But what's this 9th??? Well, a 9th is the next whole-step beyond the octave, the 8th, in this case, the B note, one whole-step above the octave A note. An inversion of that is the B note just two notes two half-steps above the tonic.
Remember, in our major and minor scales? We had the 1st, 2nd, 3rd, 4th, 5th, 6th, 7th, and 8th or octave? Well now, we extend beyond that to include the 9th, l0th, 11th, 12th and 13th. The 9th, as we saw above, is two half-steps or a whole-step above the octave. Its inversion is the 2nd. Play the 9th and 2nd positions in each scale, the A natural minor and A major.
I mean play the scales and add the 9th. When you play the 9th, immediately play the 2nd. As for fingering, since you're using fingering patterns as you learned from previous pages to play the scales, just expand the use of the 'box', the grouping of frettings within four or five frets vertically, to include notes on the next highest string. If you're already using the highest string, then move your tonic note, the 1st position, to the next lower string but higher up on the neck.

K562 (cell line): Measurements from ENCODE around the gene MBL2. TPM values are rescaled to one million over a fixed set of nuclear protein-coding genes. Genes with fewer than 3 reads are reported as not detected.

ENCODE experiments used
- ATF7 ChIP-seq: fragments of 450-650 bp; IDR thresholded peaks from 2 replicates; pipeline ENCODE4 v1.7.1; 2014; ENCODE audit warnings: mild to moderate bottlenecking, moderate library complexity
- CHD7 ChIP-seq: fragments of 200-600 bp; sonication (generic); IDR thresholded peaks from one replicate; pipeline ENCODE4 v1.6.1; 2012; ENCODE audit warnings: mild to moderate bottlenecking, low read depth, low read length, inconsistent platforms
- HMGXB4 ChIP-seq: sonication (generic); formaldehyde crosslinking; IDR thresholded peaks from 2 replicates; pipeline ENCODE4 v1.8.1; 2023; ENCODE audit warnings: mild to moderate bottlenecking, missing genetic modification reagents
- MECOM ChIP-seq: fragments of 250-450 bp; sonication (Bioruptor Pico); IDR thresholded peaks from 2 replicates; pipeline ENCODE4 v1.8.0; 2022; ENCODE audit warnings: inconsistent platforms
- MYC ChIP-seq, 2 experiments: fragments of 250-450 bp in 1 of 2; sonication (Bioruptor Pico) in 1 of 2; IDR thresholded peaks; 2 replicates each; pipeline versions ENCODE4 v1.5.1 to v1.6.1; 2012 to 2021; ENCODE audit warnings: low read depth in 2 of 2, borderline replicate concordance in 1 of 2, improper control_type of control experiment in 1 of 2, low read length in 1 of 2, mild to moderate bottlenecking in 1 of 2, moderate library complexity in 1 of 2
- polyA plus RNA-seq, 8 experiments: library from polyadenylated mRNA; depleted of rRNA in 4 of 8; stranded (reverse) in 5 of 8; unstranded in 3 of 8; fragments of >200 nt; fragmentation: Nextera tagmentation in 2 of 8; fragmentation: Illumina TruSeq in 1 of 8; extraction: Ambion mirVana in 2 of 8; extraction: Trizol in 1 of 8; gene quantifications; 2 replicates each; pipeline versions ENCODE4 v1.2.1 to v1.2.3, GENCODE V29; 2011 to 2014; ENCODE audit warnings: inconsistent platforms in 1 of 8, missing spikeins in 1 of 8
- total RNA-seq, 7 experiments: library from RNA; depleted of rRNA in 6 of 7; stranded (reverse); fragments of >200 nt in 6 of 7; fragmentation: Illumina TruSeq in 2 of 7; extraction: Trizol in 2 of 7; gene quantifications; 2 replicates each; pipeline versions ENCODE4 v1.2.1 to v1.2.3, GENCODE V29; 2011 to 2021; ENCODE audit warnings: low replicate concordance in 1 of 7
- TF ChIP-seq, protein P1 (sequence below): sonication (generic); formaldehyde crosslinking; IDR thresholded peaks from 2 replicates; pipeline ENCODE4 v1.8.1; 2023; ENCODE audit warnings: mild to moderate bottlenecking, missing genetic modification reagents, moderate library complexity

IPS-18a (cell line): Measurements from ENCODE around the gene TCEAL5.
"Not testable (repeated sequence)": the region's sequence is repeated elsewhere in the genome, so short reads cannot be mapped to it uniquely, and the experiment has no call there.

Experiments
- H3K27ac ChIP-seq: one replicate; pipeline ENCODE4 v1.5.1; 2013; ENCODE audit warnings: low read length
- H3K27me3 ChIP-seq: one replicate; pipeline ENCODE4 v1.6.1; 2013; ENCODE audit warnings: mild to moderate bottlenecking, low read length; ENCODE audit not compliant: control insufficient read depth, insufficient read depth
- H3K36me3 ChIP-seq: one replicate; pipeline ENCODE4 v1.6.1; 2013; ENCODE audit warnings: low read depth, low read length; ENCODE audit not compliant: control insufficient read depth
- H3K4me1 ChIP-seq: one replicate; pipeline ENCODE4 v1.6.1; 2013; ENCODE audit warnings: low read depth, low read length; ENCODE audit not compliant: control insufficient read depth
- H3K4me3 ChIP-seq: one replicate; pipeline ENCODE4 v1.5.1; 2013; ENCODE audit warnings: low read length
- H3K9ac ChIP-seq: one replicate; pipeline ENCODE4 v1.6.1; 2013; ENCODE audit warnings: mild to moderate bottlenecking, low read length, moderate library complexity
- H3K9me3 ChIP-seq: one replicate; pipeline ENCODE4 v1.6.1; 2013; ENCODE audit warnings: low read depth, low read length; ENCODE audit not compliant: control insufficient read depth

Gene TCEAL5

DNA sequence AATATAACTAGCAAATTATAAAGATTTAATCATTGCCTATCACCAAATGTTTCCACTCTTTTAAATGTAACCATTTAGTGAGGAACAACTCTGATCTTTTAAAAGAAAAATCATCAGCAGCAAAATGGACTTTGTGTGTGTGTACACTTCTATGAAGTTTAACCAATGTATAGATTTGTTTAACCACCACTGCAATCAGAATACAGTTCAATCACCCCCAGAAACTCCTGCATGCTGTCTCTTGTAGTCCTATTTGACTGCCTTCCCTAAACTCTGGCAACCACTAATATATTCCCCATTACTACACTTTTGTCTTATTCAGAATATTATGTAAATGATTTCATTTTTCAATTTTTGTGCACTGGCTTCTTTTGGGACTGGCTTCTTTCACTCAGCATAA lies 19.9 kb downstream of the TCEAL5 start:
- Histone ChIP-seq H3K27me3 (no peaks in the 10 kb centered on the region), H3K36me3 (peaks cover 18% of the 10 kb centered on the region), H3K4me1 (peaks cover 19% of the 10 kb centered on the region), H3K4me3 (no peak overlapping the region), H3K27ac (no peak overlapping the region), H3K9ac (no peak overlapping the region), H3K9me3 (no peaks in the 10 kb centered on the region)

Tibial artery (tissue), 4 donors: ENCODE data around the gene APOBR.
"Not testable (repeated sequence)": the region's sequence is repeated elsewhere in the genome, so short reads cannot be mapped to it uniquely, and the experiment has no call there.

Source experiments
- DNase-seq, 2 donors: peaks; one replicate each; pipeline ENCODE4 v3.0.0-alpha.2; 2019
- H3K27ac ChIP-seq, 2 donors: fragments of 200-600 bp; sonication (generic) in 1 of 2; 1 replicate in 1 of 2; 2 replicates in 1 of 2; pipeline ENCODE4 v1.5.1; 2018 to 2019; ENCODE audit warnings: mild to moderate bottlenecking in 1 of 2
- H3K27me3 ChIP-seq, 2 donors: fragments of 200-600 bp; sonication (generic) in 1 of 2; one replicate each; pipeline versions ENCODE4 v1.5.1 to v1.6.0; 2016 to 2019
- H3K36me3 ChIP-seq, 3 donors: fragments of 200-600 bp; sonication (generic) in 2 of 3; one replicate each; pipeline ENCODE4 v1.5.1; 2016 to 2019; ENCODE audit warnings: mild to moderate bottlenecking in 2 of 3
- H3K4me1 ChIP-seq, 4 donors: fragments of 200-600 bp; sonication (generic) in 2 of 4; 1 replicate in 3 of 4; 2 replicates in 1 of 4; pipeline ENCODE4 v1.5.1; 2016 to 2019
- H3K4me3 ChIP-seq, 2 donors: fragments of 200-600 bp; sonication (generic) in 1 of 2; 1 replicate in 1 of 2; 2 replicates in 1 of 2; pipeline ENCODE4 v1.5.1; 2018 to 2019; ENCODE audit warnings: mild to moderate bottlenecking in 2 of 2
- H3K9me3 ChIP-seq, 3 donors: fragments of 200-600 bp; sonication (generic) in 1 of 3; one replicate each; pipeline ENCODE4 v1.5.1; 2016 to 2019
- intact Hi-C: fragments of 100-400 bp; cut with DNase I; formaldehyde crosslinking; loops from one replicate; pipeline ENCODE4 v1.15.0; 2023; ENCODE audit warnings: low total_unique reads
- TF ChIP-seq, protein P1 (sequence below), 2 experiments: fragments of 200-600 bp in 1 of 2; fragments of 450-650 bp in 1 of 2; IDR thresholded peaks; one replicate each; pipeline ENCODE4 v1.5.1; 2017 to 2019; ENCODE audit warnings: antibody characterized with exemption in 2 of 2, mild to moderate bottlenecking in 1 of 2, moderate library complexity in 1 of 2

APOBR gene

Or try using an inversion. Discover just where these new positions are relative to the pattern s you already know. The l0th which is not really used in chord nomenclature very often because of the powerful harmonics of the 3rd - the third overpowers the l0th so we don't usually add a l0th to a chord , the l0th is four half-steps or two whole-steps above the octave 8 th.
Its inversion is, of course, the 3rd. You can see a pattern developing here.
The 11th is five half-steps above the octave and is the octave of the 4th. Play the scales and add the 9th and 11th. After playing the 9th play the 2nd and after playing the 11th play the 4th. The 12th isn't used, again, as in the case of the 3rd and the l0th because of the power of and powerful harmonics of the 5th.
The 12th and 5th are inversions of each other. The 13th is equivalent to the unflatted 6th but an octave higher.